Contents – Social Decentering

Contents

Preface/Introduction

1Theory of Social Decentering Part 1: Activation, Input, and Analysis

1.1Defining Social Decentering

1.1.1Social Decentering as Multidimensional

1.1.2Social Decentering as Social Cognition

1.1.3Social Decentering as a Taking into Account

1.1.4Social Decentering as a Focus on Dispositions Held by Others

1.1.5Social Decentering as Contextually Bound

1.1.6Accuracy, Depth, and Breadth of Social Decentering

1.2The Theory and Model of Social Decentering

1.2.1Activation

1.2.2Input (Information Sources)

1.2.2.1Experience-Based Information

1.2.2.2Imagination-Based Information

1.2.3Analysis (Information Processing)

1.2.3.1Use of Self

1.2.3.2Use of Specific-Other

1.2.3.3Use of Generalized-Other

1.2.3.4Interaction of the Three Methods: Self, Specific-Other, Generalized-Other

1.3Social Decentering Theory and Model: Part 1 Summary and Part 2 Preview

1.4References

2Theory and Measurement of Social Decentering Part 2: Internal Responses, External Responses, the Multi-Dimensional Scale, and Relationship-Specific Social Decentering

2.1Outcomes: Internal Responses

2.1.1Cognitive Response

2.1.2Affective Response

2.2External Responses: Strategies and Actions

2.2.1Factors Limiting External Responses

2.3A Multidimensional Measure of Social Decentering

2.3.1Item Development and Reliability

2.3.2Facet Analysis

2.3.3Convergent Validity: Measures of Similar Phenomenon

2.3.4Construct Validity: Measures of Related Constructs

2.3.5Predictive Validity

2.3.6Discriminant Validity

2.3.7Validity Summary

2.4Relationship-Specific Social Decentering (RSSD)

2.4.1Foundations of RSSD

2.4.2A Theory of RSSD

2.4.3Caveats of RSSD

2.4.4Measurement of RSSD

2.5A Preview of the Impact of Social Decentering on Social Interactions and Interpersonal Relationships

2.6References

3Social Decentering, Relationship-Specific Social Decentering (RSSD), and Interpersonal Relationships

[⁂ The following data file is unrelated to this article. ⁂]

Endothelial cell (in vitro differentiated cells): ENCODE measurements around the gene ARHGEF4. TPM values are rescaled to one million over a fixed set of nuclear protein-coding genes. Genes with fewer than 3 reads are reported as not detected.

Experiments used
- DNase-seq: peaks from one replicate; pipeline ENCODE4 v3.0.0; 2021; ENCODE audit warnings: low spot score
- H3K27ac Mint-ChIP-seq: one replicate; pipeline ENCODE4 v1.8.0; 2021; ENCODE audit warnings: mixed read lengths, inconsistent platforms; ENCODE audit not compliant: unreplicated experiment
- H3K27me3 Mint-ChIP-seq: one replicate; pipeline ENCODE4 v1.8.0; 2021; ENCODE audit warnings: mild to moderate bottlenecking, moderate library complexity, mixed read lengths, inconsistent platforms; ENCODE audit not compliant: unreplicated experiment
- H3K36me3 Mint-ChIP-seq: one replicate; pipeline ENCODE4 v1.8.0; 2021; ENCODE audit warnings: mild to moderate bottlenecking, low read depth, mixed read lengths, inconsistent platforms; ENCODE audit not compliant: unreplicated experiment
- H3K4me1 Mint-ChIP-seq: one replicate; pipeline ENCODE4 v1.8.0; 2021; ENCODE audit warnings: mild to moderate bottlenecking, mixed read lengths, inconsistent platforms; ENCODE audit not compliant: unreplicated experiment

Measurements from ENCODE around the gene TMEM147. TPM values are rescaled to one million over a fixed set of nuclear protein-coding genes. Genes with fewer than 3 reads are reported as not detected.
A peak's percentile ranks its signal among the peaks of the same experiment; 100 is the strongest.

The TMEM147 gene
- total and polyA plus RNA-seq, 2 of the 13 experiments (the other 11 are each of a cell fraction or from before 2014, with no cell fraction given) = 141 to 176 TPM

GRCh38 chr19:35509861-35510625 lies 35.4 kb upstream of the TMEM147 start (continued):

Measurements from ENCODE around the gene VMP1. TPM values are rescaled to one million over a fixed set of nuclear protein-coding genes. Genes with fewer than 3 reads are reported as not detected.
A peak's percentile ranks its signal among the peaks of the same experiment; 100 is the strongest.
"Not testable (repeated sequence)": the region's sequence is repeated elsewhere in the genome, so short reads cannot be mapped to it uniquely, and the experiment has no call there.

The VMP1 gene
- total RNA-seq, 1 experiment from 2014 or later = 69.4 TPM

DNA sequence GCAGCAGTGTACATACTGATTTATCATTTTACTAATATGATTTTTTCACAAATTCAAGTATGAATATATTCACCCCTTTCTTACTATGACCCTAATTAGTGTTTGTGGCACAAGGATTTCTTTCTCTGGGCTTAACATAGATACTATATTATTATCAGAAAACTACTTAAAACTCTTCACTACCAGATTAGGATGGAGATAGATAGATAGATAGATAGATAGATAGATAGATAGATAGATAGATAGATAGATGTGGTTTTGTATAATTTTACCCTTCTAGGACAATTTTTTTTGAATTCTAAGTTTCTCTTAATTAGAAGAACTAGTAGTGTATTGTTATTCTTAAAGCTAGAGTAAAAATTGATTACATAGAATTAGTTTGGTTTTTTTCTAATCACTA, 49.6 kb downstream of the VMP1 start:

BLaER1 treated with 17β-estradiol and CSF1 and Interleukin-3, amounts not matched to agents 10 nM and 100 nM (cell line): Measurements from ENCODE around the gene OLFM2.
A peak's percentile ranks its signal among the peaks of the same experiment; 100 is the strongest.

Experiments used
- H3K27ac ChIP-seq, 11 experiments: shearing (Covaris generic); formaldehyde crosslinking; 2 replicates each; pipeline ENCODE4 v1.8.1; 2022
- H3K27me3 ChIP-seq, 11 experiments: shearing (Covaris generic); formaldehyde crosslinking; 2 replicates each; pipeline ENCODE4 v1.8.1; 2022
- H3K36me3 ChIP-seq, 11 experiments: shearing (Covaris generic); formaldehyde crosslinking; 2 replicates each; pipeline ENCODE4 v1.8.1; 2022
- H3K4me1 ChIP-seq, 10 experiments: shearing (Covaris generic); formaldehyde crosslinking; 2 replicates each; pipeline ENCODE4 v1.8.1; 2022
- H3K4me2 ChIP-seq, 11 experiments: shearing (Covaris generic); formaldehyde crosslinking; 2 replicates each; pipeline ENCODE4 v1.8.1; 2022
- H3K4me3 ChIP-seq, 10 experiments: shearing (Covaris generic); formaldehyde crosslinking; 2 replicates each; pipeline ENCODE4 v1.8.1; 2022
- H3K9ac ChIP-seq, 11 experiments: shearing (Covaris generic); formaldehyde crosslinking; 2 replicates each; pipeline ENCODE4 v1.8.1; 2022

3.1Social Decentering, RSSD, and Relationship Development

3.2Relationship Escalation

3.2.1Pre-Interaction Awareness Stage

3.2.2Acquaintance Stage: Introductory Phase and Casual Banter Phase

3.2.3Exploration Stage

3.2.4Intensification Stage

3.2.5Intimacy Stage

3.3Relationship De-Escalation

3.3.1Turmoil or Stagnation

3.3.2Deintensification

3.3.3Individualization

3.3.4Separation

3.3.5Post-Interaction Effects

3.4References

4A Study of Social Decentering, Relationship-Specific Social Decentering (RSSD), and the Escalation and De-escalation of Relationships

4.1Participants

4.2Measures

4.3Results

4.3.1Intimacy/Stages and RSSD/Social Decentering

4.3.2Relationship Satisfaction and Relational Assessment

4.4Summary and Conclusions

4.5References

5Social Decentering and Relationship-Specific Social Decentering (RSSD) in Marital Relationships

5.1Previous Research on Empathy and Perspective-Taking in Marriage

5.2Empathic Accuracy and Marriage

5.3The Measurement of Other-Orientation in Marriage

5.4Theoretical Relationship between Social Decentering, RSSD, and Marital Satisfaction

5.5The Role of Social Decentering and RSSD in Marriage

5.6Social Decentering and RSSD as Complementary or Symmetrical?

5.7A Model of Social Decentering and Marriage

5.8The Relationship between RSSD and Marriage

5.9A Reflection Exercise to Promote Social Decentering

5.10References

6A Study of Social Decentering and Relationship-Specific Social Decentering (RSSD) within Marriage

6.1The Couples

6.2The Measures

6.3Research Challenges Unique to Studies on Other-Orientation

6.4Results

6.4.1Social Decentering

6.4.2RSSD

6.4.3Relationship Between Social Decentering and RSSD

6.4.4Social Decentering and Marital Satisfaction

6.4.5RSSD and Marital Satisfaction

6.4.6Social Decentering, RSSD, Relationship Attitudes, and Relational Communication

6.4.6.1How Social Decentering and RSSD Related to Self-Reported Relationship Attitudes and Communication Behaviors

6.4.6.2How Respondents’ Level of Social Decentering Related to Their Spouse’s Perceptions of Their Relationship Attitudes and Communication Behavior

6.4.6.3How Respondents Level of RSSD Related to Their Spouse’s Perceptions of Their Relationship Attitudes and Communication Behavior

6.4.6.4The Impact of Respondents’ Social Decentering and RSSD on Their Perceptions of Their Spouse’s Relationship Attitudes and Communication

6.4.6.5How the Respondents’ and Their Spouse’s Levels of Social Decentering and RSSD Affect the Respondents’ Perceptions of Their Spouse

6.4.7Social Decentering, RSSD, and Positive Relationship Discussions

6.5Discussion and Conclusions

6.5.1Symmetrical (Similar) or Complementary (Different)

6.5.2Age and Length of Marriage

6.5.3Marital Satisfaction

6.5.4Marital Attitudes and Communication

6.5.5Limitations of the Study

6.5.6Lessons Learned: Implications for Counselors and Married Couples

6.6References

7Social Decentering and Relationship-Specific Social Decentering (RSSD) in Context: Health Care Professionals, Teams, Organizations, and Intercultural Interactions

7.1Health Care Professionals

7.1.1Training Health Care Professionals to Socially Decenter

7.2Groups/Teams

7.3Organizations/Managers/Leaders

7.4Intercultural Interactions

7.5Other Contexts

7.6References

Appendix A:The Social Decentering Scale

Appendix B:The Relationship-Specific Social Decentering (RSSD) Scale

List of Figures

List of Tables

Index